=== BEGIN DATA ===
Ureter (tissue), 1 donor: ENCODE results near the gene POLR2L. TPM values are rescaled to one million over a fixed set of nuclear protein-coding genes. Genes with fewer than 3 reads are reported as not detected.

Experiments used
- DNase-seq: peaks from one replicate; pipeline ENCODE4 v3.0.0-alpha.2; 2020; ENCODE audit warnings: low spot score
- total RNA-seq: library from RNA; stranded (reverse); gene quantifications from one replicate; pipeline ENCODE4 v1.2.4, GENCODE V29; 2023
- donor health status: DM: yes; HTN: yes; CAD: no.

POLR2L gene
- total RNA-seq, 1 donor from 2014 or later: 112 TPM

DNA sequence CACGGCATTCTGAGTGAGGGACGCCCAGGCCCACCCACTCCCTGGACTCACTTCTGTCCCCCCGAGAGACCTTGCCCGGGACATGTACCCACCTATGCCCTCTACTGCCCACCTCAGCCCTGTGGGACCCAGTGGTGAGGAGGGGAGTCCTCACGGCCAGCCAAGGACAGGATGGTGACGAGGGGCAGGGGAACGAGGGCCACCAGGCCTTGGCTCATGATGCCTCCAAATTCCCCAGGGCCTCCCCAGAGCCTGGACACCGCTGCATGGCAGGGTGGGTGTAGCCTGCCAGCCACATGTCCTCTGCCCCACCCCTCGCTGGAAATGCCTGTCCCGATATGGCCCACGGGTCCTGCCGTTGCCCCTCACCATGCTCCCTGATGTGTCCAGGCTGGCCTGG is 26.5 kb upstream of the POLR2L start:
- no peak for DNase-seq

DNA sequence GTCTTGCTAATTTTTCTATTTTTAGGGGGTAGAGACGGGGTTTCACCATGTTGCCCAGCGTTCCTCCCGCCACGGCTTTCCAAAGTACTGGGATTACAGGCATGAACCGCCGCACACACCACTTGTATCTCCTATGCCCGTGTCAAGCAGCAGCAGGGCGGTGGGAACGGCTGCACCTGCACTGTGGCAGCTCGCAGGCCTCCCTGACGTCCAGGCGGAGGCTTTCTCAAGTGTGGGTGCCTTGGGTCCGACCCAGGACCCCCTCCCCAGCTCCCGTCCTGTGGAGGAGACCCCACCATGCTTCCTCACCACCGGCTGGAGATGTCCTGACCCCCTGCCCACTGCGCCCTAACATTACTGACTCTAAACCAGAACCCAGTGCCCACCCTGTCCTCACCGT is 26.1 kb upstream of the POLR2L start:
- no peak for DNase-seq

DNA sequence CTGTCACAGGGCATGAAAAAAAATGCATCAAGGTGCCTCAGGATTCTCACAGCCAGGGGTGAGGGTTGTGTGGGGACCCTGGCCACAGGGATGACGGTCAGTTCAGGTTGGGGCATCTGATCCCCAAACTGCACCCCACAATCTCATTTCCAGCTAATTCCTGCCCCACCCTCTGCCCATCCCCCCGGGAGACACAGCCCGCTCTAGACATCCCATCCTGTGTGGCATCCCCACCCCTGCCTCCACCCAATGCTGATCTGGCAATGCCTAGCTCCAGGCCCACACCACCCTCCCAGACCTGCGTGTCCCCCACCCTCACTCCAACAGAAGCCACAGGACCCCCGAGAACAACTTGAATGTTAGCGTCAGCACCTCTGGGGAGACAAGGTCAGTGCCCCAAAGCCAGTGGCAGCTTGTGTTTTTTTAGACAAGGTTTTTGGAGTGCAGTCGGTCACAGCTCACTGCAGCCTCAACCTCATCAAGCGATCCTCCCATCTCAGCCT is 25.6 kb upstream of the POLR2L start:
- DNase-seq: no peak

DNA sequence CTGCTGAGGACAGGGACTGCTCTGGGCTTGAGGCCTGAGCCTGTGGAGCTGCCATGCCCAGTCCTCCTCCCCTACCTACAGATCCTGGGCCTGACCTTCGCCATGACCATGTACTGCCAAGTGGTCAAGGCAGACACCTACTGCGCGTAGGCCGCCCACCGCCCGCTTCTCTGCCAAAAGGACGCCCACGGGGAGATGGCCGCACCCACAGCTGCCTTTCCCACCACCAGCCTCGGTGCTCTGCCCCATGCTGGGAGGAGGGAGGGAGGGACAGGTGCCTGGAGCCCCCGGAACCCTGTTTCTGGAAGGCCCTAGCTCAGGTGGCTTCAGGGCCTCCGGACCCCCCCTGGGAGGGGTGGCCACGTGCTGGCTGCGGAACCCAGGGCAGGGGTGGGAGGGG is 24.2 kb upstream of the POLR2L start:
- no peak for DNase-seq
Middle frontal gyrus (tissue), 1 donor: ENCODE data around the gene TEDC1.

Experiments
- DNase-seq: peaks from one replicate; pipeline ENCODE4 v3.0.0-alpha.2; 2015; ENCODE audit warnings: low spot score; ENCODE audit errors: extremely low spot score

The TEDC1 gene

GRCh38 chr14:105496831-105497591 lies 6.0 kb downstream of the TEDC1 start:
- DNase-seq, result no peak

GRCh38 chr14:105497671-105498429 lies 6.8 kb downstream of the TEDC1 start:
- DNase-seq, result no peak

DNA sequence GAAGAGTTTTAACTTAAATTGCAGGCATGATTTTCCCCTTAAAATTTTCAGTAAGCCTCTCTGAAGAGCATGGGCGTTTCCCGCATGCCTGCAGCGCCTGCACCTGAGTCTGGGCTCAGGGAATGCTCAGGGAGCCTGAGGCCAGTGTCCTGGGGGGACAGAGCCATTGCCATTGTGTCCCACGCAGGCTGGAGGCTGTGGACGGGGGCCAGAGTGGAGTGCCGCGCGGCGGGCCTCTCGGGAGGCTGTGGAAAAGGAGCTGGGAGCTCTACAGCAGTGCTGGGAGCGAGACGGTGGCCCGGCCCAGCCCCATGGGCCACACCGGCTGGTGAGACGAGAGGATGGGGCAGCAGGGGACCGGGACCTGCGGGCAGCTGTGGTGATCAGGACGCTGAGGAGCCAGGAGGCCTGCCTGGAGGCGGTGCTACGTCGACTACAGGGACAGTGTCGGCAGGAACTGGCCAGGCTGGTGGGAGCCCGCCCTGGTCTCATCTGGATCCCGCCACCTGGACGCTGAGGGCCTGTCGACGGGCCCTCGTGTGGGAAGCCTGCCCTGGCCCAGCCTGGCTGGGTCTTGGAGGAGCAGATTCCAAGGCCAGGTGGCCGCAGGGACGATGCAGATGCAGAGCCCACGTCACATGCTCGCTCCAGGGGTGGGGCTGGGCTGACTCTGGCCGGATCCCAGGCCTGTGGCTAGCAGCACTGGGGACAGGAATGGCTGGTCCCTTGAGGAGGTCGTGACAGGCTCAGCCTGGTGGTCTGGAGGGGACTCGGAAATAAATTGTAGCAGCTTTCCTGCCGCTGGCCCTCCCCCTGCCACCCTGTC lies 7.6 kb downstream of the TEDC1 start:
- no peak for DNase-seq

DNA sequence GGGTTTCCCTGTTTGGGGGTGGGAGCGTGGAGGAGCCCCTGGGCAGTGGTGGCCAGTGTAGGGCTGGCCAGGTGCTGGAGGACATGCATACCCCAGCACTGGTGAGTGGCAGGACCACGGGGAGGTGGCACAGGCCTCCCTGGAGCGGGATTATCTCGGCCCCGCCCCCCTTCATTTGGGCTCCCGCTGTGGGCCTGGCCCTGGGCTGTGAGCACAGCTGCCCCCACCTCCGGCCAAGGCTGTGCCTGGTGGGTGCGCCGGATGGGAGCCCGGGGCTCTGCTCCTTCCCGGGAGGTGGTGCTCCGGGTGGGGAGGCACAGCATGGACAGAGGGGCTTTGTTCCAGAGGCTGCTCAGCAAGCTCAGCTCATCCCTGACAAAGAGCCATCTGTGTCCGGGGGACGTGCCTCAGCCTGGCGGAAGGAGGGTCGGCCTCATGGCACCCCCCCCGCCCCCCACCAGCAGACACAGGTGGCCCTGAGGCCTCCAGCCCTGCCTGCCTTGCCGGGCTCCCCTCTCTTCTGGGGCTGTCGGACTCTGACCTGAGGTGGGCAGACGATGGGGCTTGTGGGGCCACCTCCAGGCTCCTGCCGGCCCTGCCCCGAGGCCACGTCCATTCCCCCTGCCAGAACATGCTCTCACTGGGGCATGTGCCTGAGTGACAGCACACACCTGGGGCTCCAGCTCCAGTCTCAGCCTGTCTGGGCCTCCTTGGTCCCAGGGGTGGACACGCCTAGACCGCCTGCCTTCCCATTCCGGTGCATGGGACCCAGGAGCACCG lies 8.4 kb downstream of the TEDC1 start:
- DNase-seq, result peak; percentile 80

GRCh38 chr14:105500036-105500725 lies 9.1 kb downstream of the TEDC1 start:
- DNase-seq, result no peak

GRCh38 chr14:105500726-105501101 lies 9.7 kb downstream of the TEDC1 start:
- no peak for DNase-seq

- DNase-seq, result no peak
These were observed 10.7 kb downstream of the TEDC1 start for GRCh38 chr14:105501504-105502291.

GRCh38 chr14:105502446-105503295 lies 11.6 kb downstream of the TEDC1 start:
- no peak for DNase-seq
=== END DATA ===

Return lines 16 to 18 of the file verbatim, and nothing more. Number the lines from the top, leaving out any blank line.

Middle frontal gyrus (tissue), 1 donor: ENCODE data around the gene TEDC1.

Experiments
- DNase-seq: peaks from one replicate; pipeline ENCODE4 v3.0.0-alpha.2; 2015; ENCODE audit warnings: low spot score; ENCODE audit errors: extremely low spot score